In this contribution we discuss a possible common solution of all those anomalies. This is based on a scenario, recently presented in , featuring a radial dependence for both the rigidity scaling index of the diffusion coefficient and the convective wind. Since the model assumes increasing with and it is tuned to reproduce CR locally observed spectra, it predicts a hardening of CR propagated spectrum, hence of the secondary -ray emission, in the inner Galaxy. The model also accounts for the CR proton and Helium spectral harding inferred from PAMELA , CREAM  and AMS-02  at few hundred GeV/n. We will see as such a feature is actually required to get a consistent description of Fermi-LAT and upper-TeV -ray data by Milagro and H.E.S.S.
2 The KRA setup
We treat CR transport in the Galaxy by means of the DRAGON code [19, 20]. Similarly to other numerical CR transport codes (e.g. GALPROP [2, 3]), DRAGON solves numerically the diffusion equation for a given source term and null boundary conditions away from the Galactic disk. While DRAGON shares with GALPROP the public CR spallation cross sections and the interstellar gas and radiation distributions (other choices of those quantities are however possible in DRAGON), differently from GALPROP public versions DRAGON allows, among several other innovative features, to adopt a spatial dependent diffusion coefficient and convective velocity. This feature has been used to implement the KRA models discussed in this contribution (see also [14, 21]). Those models assume that the exponent determining the rigidity dependence of the CR diffusion coefficient
has the following Galactocentric radial dependence: where and so that . Concerning the vertical dependence of the diffusion coefficient we assume (we checked that our results do not change significantly considering larger values of ). As we mentioned, the models also adopt a convective wind for with velocity ( is the distance from the GP) vanishing at and growing as . Those model parameters have chosen to consistently reproduce the slope and angular distribution of the diffuse -ray emission of the Galaxy measured by Fermi-LAT as well as the main local CR observables (proton and Helium spectra and the B/C ratio) .
Since Fermi-LAT measured the spectrum of the diffuse Galactic emission up to few hundred GeV, some further hypothesis has to be done about the spectrum of primary CR above the TeV. In particular, concerning the and He spectral hardening inferred from PAMELA  - recently confirmed by AMS-02  - and CREAM  data above , we consider two cases: 1) KRA no hard. model: the hardening is assumed to be a local effect - e.g. originated by nearby supernova remnants - which averages out on large scales hence introducing no feature in the Galactic CR population. 2) KRA model: in this case the hardening is taken to be representative of the whole Galactic population. In both cases we assume that above 250 GeV/n the CR source spectra extend steadily up to an exponential cutoff varying in the range to roughly agree with KASCADE  and KASCADE-Grande data  (see fig. 1).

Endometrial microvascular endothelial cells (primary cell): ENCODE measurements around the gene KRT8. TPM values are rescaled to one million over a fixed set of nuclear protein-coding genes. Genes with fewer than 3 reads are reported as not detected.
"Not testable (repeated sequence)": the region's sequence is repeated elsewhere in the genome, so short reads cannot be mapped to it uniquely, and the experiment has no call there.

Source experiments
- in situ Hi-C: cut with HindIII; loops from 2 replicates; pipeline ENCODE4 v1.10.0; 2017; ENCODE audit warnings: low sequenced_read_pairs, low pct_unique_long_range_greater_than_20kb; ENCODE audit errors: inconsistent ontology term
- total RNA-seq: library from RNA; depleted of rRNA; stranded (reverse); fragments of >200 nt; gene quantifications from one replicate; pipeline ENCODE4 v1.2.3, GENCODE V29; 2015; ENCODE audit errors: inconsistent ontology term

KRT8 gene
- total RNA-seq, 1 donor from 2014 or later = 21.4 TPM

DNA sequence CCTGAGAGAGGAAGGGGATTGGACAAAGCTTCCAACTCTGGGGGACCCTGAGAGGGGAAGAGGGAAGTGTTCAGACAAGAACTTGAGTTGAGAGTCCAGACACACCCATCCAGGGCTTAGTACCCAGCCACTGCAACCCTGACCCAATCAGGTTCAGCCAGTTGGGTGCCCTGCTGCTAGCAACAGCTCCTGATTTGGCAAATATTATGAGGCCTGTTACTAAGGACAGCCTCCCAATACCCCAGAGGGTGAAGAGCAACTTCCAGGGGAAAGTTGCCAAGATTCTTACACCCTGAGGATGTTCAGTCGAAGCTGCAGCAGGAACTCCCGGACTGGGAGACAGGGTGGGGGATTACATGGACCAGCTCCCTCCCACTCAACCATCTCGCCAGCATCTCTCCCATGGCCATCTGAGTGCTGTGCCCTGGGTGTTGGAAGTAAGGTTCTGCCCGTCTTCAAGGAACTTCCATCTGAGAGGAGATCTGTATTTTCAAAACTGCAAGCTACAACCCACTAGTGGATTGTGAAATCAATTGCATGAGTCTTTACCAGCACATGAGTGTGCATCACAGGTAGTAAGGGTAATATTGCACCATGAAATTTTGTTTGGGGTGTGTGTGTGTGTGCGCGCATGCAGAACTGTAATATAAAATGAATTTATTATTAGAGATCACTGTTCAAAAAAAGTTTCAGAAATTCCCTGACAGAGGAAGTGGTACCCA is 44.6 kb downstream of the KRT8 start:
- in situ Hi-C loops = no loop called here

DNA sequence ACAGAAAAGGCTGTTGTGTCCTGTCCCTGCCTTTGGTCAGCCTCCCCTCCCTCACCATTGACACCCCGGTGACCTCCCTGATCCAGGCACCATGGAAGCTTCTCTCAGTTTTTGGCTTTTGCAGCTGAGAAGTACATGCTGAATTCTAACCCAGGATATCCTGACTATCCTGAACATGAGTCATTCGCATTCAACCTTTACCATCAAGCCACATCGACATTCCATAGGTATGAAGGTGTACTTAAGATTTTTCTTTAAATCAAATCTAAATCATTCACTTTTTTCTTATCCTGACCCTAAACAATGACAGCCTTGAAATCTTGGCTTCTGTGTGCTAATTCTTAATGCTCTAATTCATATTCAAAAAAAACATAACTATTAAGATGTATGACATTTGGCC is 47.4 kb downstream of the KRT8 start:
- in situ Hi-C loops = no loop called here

3 The diffuse -ray spectrum above the TeV
It was shown in , that both the KRA no hard. and KRA models provide good fits of the -ray diffuse emission measured by Fermi-LAT all over the sky, in particular towards the inner GP region. In  we extended that computation above the TeV. Starting from the propagated proton and Helium distributions we computed the hadronic emission integrating the expression of the -ray emissivity  along the line-of-sight. For the gas components we used the distributions taken from the latest public version of the GALPROP package [2, 7].
In Fig. 2 we compare our predictions for the KRA and KRA no hard. with Fermi-LAT and Milagro diffuse emission data from the same inner GP region. In the same plot we also report DRAGON predictions for a representative conventional model (KRA) - again with and without hardening - sharing the same main properties of the KRA model at the solar circle (i.e. and in the whole Galaxy).
The reader can see as conventional models, which under-predict Fermi-LAT data in agreement with , more seriously fail reproducing Milagro result. While the presence of hardening in the whole CR Galactic population clearly enhances the -ray flux above few hundred GeV, this is not enough to account for the flux measured by Milagro from the inner GP at 15 TeV. The KRA setup, instead, is more successful – especially if the CR hardening is assumed. In the right panel of Fig.2 we also compare our results with the longitude profile at 15 TeV measured by Milagro. Although the data do not allow any strong claim, we notice a better fit of the model, although this should only be taken as a hint.
Exploring a region not covered by Milagro, the H.E.S.S. observation of the Galactic ridge offers a further test of our model. Interestingly, also for that region the model provides a good fit of Fermi-LAT and H.E.S.S. results (see Fig. 3). We also cross-check adopting a more realistic gas distribution  in the inner Galaxy, and we rescale the models by a factor of to minimize the against the data: This factor is justified by the smaller value of the conversion factor () between the column density and the CO line brightness temperature in the central region .
4 Implications for the Galactic neutrino emission